Following a diet that was created to simulate the eating habits of people who lived over 10,000 years ago is not only unhealthy, but irrational. While our DNA is unchanged, the world we live in is quite different. Furthermore, we don’t live in a time of famine, disease, and constant war that our distant relatives were forced to endure. We should be learning from the past, but focusing on the future.
It is no secret that we are heading for nutritional problems far different than any culture has ever witnessed. The food industry is ever changing and we must adapt quicker than ever. The USDA and its conspirators have manipulated food to the extent that it resembles very little of what our ancestors ate. With our genetically modified soybeans and corn, pink slime, and test-tube meat, we can’t compare our eating situation to that of ancient people. We must look well past that, and decide what’s best for our diets today. And that’s why I say, “It doesn’t matter what our ancestors ate.”
The Lives of Early Humans
Here’s what Rip Esselstyn (author of My Beef with Meat) says about the paleo diet:
For early humans, meat was a concentrated package of calories and nutrients that fueled their incredibly labor-intensive lifestyles at a time when food scarcity was common. As nutrition expert Dr. John McDougall writes: “A traditional Arctic Eskimo, living in a subfreezing climate, could expend 6,000 calories and more a day just to keep warm and hunt for food. The high-fat animal food sources—fish, walrus, whale, and seal—from his local environment were the most practical means of meeting the demands of those rigorous surroundings.”
However, modern life, with its office jobs, cars, and central heating, does not exactly impose the same physical demands on the human body. For this reason, those concentrated packages of calories and nutrients don’t make sense, says Dr. McDougall. “Modern Eskimos living in heated houses and driving around in their climate-controlled SUVs, still consuming a high-meat diet, have become some of the fattest and sickest people on earth.”
“Meat eating may well have played an important part in our human past. In hunter-gatherer societies, where bringing home the bison was a full-time job, meat was a calorie-packed supplement to an otherwise plant-based diet. But in the twenty-first century, most of us have full-time jobs where failure doesn’t imply starvation. We are trying to take calories out of our diets, not pack them in. Food is readily available in the most benign hunting ground imaginable—the supermarket.”
Today’s animals are bred for their meat; starting on a congested feedlot and transported into a factory where they endure much pain and suffering. They are systematically processed as if their lives meant nothing at all. The antibiotics used and the diseases they carry far separate them from what they once were. Furthermore, they are raised in some of the harshest conditions, where they’re overcrowded, undernourished, and up to their knees in filth. How could eating sick animals make us healthy? It may surprise you to know that the USDA actually allows sick animals to be processed as meat, as long as the meat is washed in a brine of ammonia. These “sanitized” meats end up in drive-thrus, your favorite diners, and (even worse) your kids’ schools.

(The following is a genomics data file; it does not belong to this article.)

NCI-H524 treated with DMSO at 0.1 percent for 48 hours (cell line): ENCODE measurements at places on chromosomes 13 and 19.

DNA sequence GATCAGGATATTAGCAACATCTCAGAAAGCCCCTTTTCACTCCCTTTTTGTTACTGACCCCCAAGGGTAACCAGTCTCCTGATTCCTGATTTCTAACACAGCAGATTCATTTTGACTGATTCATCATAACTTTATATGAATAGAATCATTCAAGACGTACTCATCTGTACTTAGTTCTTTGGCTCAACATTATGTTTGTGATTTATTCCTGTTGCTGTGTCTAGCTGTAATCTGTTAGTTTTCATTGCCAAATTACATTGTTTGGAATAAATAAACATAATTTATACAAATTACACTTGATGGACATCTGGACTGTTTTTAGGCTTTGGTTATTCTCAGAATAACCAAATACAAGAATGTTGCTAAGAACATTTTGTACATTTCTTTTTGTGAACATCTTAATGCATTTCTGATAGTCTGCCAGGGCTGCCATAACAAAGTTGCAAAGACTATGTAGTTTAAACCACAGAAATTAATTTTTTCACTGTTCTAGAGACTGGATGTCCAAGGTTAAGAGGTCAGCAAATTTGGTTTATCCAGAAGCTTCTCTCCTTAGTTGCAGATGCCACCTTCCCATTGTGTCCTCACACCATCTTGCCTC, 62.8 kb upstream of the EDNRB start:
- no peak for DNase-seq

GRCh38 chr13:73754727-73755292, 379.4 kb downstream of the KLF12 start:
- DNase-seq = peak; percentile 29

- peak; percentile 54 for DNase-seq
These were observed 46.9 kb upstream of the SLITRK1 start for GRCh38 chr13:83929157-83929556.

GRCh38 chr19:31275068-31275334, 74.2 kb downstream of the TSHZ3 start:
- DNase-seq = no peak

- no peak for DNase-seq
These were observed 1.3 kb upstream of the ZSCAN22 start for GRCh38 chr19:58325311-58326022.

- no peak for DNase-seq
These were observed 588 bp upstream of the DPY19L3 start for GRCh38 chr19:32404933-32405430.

Is Paleo Even Possible?
Another problem with the paleo diet is that it’s not environmentally sustainable or practical. Our society makes it impossible to eat exactly as our ancestors did. For example, wild game is not readily available as most of the meat we consume has been domesticated. Only a small percent of cattle is grass-fed; the majority is raised on corn and other grains which are unnatural sources of food for the animals. To raise cattle on grass would require larger amounts of land. If more people jumped on this prehistoric diet we would see higher rates of greenhouse gases produced, adding to the crisis of global warming. According to a report published by the Worldwatch Institute, a staggering 51 percent or more of global greenhouse-gas emissions are caused by animal agriculture.
Even the plant-based food we eat has changed; it has been processed rather than grown and gathered in the wild. And companies like Monsanto are designing seeds in labs that will ward off insects and pests. One such GMO seed produces toxins to kill insects that attempt to eat it. These seeds are actually labeled as insecticides and we eat them!
As you can see, things have changed in the last 10,000 years. What our ancestors ate has little to do with the way in which we should nourish our bodies today. We must think outside of the box and stay a step ahead of Big Ag and the USDA, which are biasedly operated by corporate leaders – the same leaders who pushed their weight to have meat and dairy included in the food pyramid. If you take a look at Harvard’s food pyramid (which is based on unbiased scientific studies), you’ll notice that meat is mentioned only to alert you not to eat it.
As I mentioned before, we need to focus on what is good for us today. Thinking like a caveman is not going to save us from the clever tactics of the meat and dairy industries. We need to stop and take a look around us. How healthy is the society in which we live? What are the people around us eating? Who is giving us our nutritional advice? A doctor who makes money from prescribing medication? Although they seem simple, these questions may save your life.
I will leave you with this quote…
“I skate to where the puck is going to be, not where it has been.” Wayne Gretzky